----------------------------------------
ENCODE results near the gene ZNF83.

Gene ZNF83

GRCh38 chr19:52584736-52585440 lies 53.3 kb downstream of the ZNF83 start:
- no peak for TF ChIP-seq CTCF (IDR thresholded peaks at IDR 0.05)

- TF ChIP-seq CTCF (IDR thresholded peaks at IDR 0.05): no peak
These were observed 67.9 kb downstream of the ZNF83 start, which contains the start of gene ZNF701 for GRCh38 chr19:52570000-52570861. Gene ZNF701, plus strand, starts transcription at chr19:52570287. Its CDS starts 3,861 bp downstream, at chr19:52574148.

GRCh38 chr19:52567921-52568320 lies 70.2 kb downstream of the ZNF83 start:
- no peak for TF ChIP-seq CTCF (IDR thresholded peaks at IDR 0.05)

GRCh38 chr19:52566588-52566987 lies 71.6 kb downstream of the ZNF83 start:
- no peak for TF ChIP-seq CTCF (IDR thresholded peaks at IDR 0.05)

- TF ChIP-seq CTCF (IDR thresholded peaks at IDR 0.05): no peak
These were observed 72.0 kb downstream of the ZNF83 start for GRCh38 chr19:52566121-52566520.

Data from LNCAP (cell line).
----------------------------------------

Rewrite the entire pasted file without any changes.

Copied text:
ENCODE results near the gene ZNF83.

Gene ZNF83

GRCh38 chr19:52584736-52585440 lies 53.3 kb downstream of the ZNF83 start:
- no peak for TF ChIP-seq CTCF (IDR thresholded peaks at IDR 0.05)

- TF ChIP-seq CTCF (IDR thresholded peaks at IDR 0.05): no peak
These were observed 67.9 kb downstream of the ZNF83 start, which contains the start of gene ZNF701 for GRCh38 chr19:52570000-52570861. Gene ZNF701, plus strand, starts transcription at chr19:52570287. Its CDS starts 3,861 bp downstream, at chr19:52574148.

GRCh38 chr19:52567921-52568320 lies 70.2 kb downstream of the ZNF83 start:
- no peak for TF ChIP-seq CTCF (IDR thresholded peaks at IDR 0.05)

GRCh38 chr19:52566588-52566987 lies 71.6 kb downstream of the ZNF83 start:
- no peak for TF ChIP-seq CTCF (IDR thresholded peaks at IDR 0.05)

- TF ChIP-seq CTCF (IDR thresholded peaks at IDR 0.05): no peak
These were observed 72.0 kb downstream of the ZNF83 start for GRCh38 chr19:52566121-52566520.

Data from LNCAP (cell line).